The beauty of free trade is that it increases competition. Preferential trade agreements may make a small segment of elite exporters better off. But it is importing not exporting that is the critical step in the process of wealth creation in the developing world. Access to low-priced inputs allows for productivity gains at home. Outside competition spurs innovation. Producers become more export competitive, as unilateral opening in both Chile and New Zealand have demonstrated.8

There is no reason to believe that Africans do not respond to market signals in a rational and self-interested manner just like everyone else in the world. Whenever they have been exposed to increased competition, they too have responded by searching for new market niches consonant with their countries’ comparative advantages. To say that Africans cannot compete in a globalized world is equivalent to saying that Africans are fundamentally different from the rest of humanity.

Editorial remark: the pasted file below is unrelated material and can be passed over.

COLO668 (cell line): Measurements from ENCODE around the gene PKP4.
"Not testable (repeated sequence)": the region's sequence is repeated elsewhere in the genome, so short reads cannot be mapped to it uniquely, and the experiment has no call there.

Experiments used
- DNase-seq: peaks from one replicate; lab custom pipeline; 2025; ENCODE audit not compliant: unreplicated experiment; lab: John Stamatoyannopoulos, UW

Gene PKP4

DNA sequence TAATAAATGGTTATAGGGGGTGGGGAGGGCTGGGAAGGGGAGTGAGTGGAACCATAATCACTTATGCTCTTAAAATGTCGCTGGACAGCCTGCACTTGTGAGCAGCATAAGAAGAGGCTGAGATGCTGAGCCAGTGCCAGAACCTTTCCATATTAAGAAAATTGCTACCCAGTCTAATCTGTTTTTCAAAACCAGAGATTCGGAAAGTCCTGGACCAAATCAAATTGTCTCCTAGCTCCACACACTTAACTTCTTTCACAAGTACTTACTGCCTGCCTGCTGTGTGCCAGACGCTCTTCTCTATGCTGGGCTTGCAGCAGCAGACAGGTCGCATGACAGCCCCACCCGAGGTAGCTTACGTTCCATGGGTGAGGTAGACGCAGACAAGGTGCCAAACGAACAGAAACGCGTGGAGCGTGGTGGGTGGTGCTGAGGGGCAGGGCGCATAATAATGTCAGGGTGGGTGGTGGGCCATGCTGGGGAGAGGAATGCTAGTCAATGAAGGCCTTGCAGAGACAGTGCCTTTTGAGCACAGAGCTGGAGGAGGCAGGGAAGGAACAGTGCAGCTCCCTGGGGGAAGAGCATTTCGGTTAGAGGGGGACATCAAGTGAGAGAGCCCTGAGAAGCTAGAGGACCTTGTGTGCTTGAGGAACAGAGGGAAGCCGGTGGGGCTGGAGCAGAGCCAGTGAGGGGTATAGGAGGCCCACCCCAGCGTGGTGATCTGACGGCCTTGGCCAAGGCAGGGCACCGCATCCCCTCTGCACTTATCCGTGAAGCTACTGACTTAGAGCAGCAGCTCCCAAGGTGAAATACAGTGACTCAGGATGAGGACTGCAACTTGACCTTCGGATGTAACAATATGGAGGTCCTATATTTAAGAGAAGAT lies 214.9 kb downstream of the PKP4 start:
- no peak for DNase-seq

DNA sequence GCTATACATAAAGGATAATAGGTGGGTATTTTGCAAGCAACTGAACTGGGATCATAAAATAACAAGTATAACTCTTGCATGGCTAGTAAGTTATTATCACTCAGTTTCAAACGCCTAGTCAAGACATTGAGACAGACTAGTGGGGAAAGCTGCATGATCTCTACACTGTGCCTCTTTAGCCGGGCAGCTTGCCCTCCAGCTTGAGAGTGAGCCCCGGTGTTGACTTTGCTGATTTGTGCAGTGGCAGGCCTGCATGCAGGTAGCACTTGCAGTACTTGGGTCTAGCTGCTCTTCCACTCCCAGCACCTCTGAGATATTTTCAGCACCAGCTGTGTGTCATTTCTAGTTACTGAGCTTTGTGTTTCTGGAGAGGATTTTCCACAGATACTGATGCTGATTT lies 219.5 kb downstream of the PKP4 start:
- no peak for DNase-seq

Other critics point out that rich countries, like the member states of the European Union and the United States of America, do not practice free trade. That criticism is only partially true. First, both the European Union and the United States impose some tariffs and nontariff barriers on imports, but those are considerably lower than tariffs and nontariff barriers imposed by African countries on imports not least imports from other African countries. Second, as was already mentioned, many developing countries have liberalized their trade regimes alongside domestic market reforms, and their reward has been high economic growth. Third, decision making in the West, just like in Africa, does occasionally get captured by special interests like the farming lobby that push for protection and subsidies. These measures harm the economies of Europe and the United States. Just because the European Union and the United States follow a certain set of policies does not make those policies correct. Fourth, Europe, the United States, and other developed countries, despite pockets of market distortions, have generally market-friendly domestic business climates that enable international trade and investment, thus reinforcing the effect of open borders. Hong Kong and Singapore are the gold standard in this regard. The "new globalizers" in the developing world have also been moving in this direction. In stark contrast, most African countries have among the worst business climates in the world imposing costs on internal and external trade and investment that are even higher than border tariffs and quotas.